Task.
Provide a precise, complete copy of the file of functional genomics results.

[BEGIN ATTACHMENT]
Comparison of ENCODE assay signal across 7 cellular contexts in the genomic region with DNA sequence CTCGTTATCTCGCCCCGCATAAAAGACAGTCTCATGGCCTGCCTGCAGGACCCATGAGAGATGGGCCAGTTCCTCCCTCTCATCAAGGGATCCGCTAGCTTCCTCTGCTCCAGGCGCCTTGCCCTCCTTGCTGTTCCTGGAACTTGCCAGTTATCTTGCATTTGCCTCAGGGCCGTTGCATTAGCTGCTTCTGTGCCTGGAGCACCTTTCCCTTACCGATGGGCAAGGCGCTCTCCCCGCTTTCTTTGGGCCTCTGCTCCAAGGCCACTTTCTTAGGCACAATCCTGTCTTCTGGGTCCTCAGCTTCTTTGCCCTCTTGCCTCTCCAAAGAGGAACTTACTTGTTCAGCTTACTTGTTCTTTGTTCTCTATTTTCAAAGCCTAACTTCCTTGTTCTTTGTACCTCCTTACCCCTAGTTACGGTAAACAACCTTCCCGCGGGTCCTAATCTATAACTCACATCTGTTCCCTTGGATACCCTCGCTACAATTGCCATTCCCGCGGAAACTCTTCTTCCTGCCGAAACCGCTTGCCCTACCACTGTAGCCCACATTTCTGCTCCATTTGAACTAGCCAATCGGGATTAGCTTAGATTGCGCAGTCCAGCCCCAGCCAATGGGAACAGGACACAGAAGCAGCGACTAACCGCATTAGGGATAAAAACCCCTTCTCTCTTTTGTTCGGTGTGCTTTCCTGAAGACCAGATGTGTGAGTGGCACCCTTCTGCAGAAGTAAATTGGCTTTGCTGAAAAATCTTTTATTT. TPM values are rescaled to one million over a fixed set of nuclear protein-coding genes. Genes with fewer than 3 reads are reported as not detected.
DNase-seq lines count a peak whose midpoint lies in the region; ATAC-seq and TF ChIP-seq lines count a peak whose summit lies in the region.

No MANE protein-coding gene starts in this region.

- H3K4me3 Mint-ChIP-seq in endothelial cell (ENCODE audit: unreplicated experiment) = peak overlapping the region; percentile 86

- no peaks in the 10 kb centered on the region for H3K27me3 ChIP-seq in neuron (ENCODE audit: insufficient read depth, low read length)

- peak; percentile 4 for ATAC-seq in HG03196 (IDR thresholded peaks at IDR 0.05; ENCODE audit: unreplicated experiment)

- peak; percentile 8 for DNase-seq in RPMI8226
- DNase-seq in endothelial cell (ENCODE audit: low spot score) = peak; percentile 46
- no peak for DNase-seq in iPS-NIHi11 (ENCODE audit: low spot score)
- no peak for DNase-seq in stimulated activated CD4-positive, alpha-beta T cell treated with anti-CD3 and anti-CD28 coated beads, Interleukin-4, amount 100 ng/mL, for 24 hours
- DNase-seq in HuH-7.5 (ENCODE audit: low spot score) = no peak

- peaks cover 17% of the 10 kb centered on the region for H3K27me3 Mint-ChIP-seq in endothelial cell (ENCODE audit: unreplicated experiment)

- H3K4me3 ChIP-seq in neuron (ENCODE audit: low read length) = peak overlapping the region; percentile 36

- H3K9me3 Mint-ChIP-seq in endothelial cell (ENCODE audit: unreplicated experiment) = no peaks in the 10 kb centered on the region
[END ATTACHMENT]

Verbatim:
Comparison of ENCODE assay signal across 7 cellular contexts in the genomic region with DNA sequence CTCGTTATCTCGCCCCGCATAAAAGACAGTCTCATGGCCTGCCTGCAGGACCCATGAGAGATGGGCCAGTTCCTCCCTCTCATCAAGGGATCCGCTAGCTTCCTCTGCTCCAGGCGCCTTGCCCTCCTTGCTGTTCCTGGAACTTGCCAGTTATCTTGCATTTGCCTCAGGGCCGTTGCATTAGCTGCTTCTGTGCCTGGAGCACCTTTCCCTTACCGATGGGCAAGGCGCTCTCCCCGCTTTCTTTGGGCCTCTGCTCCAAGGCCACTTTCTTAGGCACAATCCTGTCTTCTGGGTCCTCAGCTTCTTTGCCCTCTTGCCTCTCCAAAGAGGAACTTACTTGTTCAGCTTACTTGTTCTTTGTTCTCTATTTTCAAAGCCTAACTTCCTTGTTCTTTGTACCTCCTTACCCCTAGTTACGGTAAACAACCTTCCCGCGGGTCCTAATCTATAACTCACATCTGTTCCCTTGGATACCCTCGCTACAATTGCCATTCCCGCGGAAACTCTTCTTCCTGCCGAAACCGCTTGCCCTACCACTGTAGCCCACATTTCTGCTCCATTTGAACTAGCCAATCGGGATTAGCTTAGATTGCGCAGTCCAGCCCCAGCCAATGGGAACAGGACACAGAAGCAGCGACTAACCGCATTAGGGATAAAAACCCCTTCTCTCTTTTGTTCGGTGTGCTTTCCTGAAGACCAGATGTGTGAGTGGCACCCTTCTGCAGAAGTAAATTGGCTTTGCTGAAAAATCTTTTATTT. TPM values are rescaled to one million over a fixed set of nuclear protein-coding genes. Genes with fewer than 3 reads are reported as not detected.
DNase-seq lines count a peak whose midpoint lies in the region; ATAC-seq and TF ChIP-seq lines count a peak whose summit lies in the region.

No MANE protein-coding gene starts in this region.

- H3K4me3 Mint-ChIP-seq in endothelial cell (ENCODE audit: unreplicated experiment) = peak overlapping the region; percentile 86

- no peaks in the 10 kb centered on the region for H3K27me3 ChIP-seq in neuron (ENCODE audit: insufficient read depth, low read length)

- peak; percentile 4 for ATAC-seq in HG03196 (IDR thresholded peaks at IDR 0.05; ENCODE audit: unreplicated experiment)

- peak; percentile 8 for DNase-seq in RPMI8226
- DNase-seq in endothelial cell (ENCODE audit: low spot score) = peak; percentile 46
- no peak for DNase-seq in iPS-NIHi11 (ENCODE audit: low spot score)
- no peak for DNase-seq in stimulated activated CD4-positive, alpha-beta T cell treated with anti-CD3 and anti-CD28 coated beads, Interleukin-4, amount 100 ng/mL, for 24 hours
- DNase-seq in HuH-7.5 (ENCODE audit: low spot score) = no peak

- peaks cover 17% of the 10 kb centered on the region for H3K27me3 Mint-ChIP-seq in endothelial cell (ENCODE audit: unreplicated experiment)

- H3K4me3 ChIP-seq in neuron (ENCODE audit: low read length) = peak overlapping the region; percentile 36

- H3K9me3 Mint-ChIP-seq in endothelial cell (ENCODE audit: unreplicated experiment) = no peaks in the 10 kb centered on the region